Sunday, August 19, 2007

Josh Marshall Doesn't Fact Check? Who Checked That "Fact?"

I am posting this because a lot of folks who follow Political Animal might not have seen the latest development in the back story to Kevin Drum's post entitled "Facts On The Ground." If you haven't you are either going to be shocked or you are going to be laughing your head off.

Let me recap. This morning the Los Angeles Times published the Op-Ed of a man named Michael Skube. Mr. Skube claims to be a journalism school professor. That fact is not really substantiated. And as will become apparent, one has to wonder if somebody shouldn't check.

The Op-Ed entitled Blogs: All the noise that fits examined the possibility that because of the blogs we are suffering from entirely too much information.

Bloggers now are everywhere among us, and no one asks if we don't need more full-throated advocacy on the Internet. The blogosphere is the loudest corner of the Internet, noisy with disputation, manifesto-like postings and an unbecoming hatred of enemies real and imagined.

And to think most bloggers are doing all this on the side. "No man but a blockhead," the stubbornly sensible Samuel Johnson said, "ever wrote but for money." Yet here are people, whole brigades of them, happy to write for free. And not just write. Many of the most active bloggers -- Andrew Sullivan, Matthew Yglesias, Joshua Micah Marshall and the contributors to the Huffington Post -- are insistent partisans in political debate. Some reject the label "journalist," associating it with what they contemptuously call MSM (mainstream media); just as many, if not more, consider themselves a new kind of "citizen journalist" dedicated to broader democratization.
He complains loudly that bloggers are claiming all of the "rights" of journalists with few of the obligations.

Ok, I can see why some print journalism school professor might insist that bloggers aspire to traditional journalistic standards. We should be expected to check our facts. We should be expected to be careful not to jump to conclusions. We should try to learn something about the topic at hand before we write. If we want to be treated like journalists, even citizen journalists, we need to act like journalists.

Kevin pointed out that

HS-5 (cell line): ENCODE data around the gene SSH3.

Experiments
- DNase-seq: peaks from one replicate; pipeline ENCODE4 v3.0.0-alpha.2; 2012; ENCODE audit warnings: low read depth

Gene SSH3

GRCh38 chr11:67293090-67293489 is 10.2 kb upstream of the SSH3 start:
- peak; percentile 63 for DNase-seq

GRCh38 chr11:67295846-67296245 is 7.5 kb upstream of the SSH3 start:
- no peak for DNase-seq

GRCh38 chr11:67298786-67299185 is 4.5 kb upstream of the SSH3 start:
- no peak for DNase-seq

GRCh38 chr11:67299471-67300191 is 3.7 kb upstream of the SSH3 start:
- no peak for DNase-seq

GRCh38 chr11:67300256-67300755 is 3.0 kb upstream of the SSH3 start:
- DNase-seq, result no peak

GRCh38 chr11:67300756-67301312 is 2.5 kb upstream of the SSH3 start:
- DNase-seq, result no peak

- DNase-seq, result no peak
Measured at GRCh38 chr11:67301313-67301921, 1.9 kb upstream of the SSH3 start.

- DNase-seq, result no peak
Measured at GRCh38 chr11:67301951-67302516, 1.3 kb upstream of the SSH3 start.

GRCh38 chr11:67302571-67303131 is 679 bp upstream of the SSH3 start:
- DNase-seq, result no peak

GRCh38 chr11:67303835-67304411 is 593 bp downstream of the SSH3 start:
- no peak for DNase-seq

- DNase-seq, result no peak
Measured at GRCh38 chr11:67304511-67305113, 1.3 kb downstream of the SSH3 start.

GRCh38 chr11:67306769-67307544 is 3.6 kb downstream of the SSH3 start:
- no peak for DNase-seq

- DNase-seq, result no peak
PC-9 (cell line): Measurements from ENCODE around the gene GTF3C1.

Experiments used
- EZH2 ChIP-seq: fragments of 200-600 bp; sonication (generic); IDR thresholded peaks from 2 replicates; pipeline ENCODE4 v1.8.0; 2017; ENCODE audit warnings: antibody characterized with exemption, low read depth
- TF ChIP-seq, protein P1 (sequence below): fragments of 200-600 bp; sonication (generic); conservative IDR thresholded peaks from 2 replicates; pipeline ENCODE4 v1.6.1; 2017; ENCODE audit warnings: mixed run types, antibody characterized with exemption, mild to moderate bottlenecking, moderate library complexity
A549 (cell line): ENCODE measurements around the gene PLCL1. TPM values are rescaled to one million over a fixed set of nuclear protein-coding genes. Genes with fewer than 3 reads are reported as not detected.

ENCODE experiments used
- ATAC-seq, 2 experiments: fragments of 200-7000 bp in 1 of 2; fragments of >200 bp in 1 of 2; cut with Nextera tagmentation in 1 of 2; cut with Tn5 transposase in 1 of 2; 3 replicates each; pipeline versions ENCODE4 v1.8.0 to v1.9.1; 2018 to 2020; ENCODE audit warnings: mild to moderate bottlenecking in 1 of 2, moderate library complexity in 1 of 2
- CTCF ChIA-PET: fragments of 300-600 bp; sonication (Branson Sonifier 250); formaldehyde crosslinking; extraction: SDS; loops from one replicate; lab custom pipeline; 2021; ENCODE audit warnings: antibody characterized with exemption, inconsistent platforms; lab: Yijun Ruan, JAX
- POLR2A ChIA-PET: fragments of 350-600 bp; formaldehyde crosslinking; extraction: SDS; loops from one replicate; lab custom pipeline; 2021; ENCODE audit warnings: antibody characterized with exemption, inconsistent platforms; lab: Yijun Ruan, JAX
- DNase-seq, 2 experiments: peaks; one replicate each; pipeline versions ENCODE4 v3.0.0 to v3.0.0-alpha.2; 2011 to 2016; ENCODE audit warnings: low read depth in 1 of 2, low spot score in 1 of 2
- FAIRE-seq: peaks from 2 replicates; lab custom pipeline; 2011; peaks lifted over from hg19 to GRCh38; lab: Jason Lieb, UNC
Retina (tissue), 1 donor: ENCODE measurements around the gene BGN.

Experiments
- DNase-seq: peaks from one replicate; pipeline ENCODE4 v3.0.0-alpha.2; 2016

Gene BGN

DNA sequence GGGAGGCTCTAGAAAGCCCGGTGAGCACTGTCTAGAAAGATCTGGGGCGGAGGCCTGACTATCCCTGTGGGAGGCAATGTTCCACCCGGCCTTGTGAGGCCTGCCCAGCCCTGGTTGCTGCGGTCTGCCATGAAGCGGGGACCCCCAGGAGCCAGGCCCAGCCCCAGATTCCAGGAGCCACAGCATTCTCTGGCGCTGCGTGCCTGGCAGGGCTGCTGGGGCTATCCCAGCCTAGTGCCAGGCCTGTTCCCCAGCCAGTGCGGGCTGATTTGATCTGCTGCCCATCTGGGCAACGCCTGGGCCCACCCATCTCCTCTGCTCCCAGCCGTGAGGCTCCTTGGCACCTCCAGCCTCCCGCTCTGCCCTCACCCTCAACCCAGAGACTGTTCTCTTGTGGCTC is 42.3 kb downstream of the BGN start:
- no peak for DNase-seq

these four examples, the first three are all professional writers and the fourth is a venture-funded site with a paid staff. If you're going to extol "thorough fact-checking and verification" over the blogosphere's "potpourri of opinion," you really ought to fact-check your assertions first. Otherwise you're just making things too easy for us.
A nice day was spent over at Political Animal examining all the various aspects of the post. It generated one of the better comment threads in months. A good time was had by all.

While we spent an afternoon and evening exchanging opinions, Josh Marshall was engaged in journalism. Guess what he was told by Mr. Skube in an email.
"I didn't put your name into the piece and haven't spent any time on your site. So to that extent I'm happy to give you benefit of the doubt ..."
Josh "followed up noting my surprise that he didn't seem to remember what he'd written in his own opinion column on the very day it appeared and that in any case it cut against his credibility somewhat that he wrote about sites he admits he'd never read."

Skube replied
"I said I did not refer to you in the original. Your name was inserted late by an editor who perhaps thought I needed to cite more examples ... "
Think about what Skube, who fancies himself the very model of a modern journalism professor, just said. It is bad enough that he allowed an editor to insert unsubstantiated "facts" in a piece critical of bloggers for not fact checking, but he admits that he doesn't know much about Josh Marshall. How can anybody claiming to be a journalism professor in 2007 not know about the pioneering work Josh Marshall is doing at TPM? Marshall and his crew are on the cutting edge of journalism in the post-television age.

For all you journalism professors out there who haven't heard of Josh Marshall, go over to his "blog" and take a look. You will find a newspaper sans newsprint. I will grant you that Marshall writes from a political point of view, but I would submit that historically many, if not most, newspapers were written from a particular political point of view. They still are. They are all held to same journalistic standards, standards Marshall and his team of professional journalists clearly try to meet.

So there you have it, Skube is a fact free opinionated ignoramus who, without checking his facts, wrote an op-ed calling his betters fact free opinionated ignoramuses who don't check their facts.

The alternative story is that he allowed an equally ignorant editor at the LA Times to insert "facts" into his piece without doing the most cursory examination of the inserted "facts."

What a waste of ink. I hope his dean calls him in for a chat tomorrow. Maybe he and the dean could spend some time reading the PA comments thread. They might learn something.